Guilty or not guilty? You decide

Miriam Kashia of North Liberty was one of five people arrested in June 2019 while attempting to enter a West Des Moines venue where President Donald Trump was headlining a fundraiser for the Republican Party of Iowa. The activists were seeking to call out the president’s climate denial to the hundreds of people in attendance. -promoted by Laura Belin

On November 12, I was tried for a simple misdemeanor trespass, along with four others. Our “crime” was for entering a privately owned parking lot while protesting for climate action at a Trump fundraiser in West Des Moines and refusing to leave. We pled “not guilty” based on a clause in Iowa Code that says in essence: if you are justified in trespassing, it is not illegal.

At this writing, the judge has not announced the verdict from the bench trial. I was not allowed to read the statement for my defense that I had prepared for the trial. I am sharing parts of it with the public here, so you can decide: guilty or not guilty?

I am a native Iowan, a retired psychotherapist, who has chosen to commit my remaining time, energy, knowledge, skills, and resources to combating the rapidly emerging climate apocalypse. I hold a lifelong love, awareness and concern about the preciousness and fragility of our Earth. In 2014 I walked for eight months–3,000 miles from Los Angeles to Washington, DC–with the Great March for Climate Action. Then, as now, my goal was to raise public awareness about the looming climate disaster.

Why would I spend my “golden years” enduring the many hardships required of dedicated activists – including costs to my personal time, energy, limited resources, and comfort? Why would I risk arrest at age 76 when I could be living a comfortable retirement?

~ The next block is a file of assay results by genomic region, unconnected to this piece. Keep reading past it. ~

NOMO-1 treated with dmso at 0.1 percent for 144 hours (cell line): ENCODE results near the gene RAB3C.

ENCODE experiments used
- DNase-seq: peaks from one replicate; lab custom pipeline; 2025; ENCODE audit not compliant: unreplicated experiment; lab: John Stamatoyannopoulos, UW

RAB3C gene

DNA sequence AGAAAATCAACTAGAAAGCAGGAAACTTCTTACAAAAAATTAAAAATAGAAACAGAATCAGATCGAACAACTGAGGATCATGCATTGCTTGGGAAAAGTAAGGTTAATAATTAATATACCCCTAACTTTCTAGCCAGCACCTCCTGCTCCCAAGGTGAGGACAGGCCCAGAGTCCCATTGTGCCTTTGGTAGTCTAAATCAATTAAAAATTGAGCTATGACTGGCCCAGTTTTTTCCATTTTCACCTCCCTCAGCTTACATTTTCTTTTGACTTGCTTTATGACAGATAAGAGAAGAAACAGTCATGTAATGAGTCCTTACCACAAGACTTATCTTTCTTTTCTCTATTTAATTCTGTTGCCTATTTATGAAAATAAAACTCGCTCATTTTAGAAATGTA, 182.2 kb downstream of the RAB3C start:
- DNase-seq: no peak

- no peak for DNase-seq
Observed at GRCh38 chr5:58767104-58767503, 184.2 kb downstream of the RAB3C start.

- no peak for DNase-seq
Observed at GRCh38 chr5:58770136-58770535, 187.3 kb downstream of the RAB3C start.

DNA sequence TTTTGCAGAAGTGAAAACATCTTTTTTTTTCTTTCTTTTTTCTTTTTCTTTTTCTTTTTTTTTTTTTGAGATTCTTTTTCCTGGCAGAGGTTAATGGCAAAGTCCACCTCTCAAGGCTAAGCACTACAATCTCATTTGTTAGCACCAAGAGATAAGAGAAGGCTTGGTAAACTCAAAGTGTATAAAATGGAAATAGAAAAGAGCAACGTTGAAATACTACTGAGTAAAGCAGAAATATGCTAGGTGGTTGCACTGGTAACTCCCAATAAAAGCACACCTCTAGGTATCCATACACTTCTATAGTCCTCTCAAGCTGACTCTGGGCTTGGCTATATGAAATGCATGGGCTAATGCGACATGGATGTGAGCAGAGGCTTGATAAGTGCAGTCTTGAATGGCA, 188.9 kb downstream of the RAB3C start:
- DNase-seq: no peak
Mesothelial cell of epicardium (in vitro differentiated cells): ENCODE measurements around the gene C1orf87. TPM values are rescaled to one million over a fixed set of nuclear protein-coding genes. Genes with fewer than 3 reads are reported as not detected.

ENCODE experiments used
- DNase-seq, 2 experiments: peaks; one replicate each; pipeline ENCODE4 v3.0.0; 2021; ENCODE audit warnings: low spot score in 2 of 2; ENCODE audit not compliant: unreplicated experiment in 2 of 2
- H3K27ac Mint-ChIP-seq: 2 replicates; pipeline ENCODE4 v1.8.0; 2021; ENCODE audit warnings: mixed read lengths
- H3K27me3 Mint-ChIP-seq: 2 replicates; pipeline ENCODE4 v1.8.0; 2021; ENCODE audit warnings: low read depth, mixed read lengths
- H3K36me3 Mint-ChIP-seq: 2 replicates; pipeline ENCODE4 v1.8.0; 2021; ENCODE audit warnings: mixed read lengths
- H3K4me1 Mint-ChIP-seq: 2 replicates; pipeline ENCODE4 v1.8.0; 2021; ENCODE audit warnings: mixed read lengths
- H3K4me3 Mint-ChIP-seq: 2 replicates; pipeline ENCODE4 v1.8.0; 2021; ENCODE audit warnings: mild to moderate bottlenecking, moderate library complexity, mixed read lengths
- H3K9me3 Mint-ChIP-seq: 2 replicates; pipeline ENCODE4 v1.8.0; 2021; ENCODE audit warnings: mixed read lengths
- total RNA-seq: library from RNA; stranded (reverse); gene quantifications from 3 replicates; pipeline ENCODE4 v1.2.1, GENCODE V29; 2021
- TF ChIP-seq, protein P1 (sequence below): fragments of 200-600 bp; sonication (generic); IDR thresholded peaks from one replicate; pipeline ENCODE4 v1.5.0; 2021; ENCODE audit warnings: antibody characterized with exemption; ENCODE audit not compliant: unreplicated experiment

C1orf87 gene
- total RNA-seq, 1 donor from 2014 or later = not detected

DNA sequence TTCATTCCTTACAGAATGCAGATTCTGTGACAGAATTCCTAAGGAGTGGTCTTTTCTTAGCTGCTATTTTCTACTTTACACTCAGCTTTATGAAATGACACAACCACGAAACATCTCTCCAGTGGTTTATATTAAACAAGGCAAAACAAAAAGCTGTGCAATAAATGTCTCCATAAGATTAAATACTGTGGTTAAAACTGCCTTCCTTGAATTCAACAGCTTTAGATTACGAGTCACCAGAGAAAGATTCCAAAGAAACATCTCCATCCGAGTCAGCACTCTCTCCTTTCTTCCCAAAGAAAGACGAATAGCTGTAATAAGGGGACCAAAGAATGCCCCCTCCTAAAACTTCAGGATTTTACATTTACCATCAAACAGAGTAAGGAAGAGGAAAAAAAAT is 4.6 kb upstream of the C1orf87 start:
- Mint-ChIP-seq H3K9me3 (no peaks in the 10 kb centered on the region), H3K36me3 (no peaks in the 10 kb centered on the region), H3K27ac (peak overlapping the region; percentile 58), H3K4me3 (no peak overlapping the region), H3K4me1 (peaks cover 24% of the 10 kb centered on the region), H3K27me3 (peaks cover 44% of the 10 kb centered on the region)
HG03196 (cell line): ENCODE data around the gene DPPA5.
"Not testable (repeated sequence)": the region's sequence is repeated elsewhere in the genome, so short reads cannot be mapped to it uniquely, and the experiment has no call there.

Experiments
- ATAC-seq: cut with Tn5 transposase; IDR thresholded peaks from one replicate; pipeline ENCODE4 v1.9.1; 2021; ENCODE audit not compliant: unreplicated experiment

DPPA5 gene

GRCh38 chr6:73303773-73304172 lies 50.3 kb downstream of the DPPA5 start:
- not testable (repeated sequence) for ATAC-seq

Because everything I love is at stake. Everything!

And my government is making it worse.

Our government, which is charged with protection and wellbeing of its citizens, is instead protecting and benefiting the fossil fuel corporations. Our two legislative bodies are gridlocked. The executive branch denies climate science, refuses to work on solutions with the nations of the world, and, according to the New York Times, our president has unilaterally voided over 80 environmental protections. We need the judiciary, the third pillar of our government, to dig deeply and act boldly and in accordance with the original intent of our constitution: to uphold the people’s right to protest non-violently with precedent-setting decisions to help avert this crisis before it is too late.

Science tells us if we move immediately and comprehensively, with the knowledge and technology that is now available, we may be able to avert the worst of this calamity, but we only have about a decade to do it. I will be 86 years old by then, if I am still around, and I have some very serious questions to pose:

– What about the young people all over the planet who are striking and desperately fighting for a livable future?
– What about the estimated 200 species per day going extinct right, now and a million more species researchers expect to go extinct in the next few years?
– What about climate chaos implications for Iowa’s farmers and declining food production here and elsewhere?
– What about the millions of people who will die from storms, heat, starvation, drought, fire, rising sea levels, climate-exacerbated conflicts and wars, and the spreading of existing diseases and the emerging of unimaginable new ones?